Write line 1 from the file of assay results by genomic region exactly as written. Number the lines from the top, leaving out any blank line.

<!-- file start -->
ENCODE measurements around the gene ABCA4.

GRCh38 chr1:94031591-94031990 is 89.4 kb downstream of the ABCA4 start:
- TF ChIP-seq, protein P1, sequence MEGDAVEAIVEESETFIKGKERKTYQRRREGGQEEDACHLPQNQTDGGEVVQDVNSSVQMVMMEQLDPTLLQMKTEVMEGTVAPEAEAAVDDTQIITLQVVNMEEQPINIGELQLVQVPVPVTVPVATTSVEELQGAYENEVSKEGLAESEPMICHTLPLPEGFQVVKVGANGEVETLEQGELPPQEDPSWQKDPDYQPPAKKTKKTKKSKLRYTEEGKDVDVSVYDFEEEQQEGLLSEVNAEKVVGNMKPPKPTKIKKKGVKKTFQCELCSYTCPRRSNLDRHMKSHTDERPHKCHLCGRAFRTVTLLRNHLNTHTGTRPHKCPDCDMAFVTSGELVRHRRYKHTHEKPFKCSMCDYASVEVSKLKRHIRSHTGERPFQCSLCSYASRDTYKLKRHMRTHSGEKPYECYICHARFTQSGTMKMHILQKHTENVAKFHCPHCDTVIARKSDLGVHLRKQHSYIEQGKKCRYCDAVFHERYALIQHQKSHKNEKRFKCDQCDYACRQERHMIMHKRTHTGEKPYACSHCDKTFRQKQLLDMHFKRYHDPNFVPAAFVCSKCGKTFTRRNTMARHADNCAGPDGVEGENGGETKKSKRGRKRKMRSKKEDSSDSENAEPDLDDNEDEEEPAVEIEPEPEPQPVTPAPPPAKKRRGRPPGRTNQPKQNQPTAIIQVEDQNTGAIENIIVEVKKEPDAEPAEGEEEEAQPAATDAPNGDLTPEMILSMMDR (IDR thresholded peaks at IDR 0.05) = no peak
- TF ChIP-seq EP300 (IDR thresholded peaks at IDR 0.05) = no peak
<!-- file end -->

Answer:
ENCODE measurements around the gene ABCA4.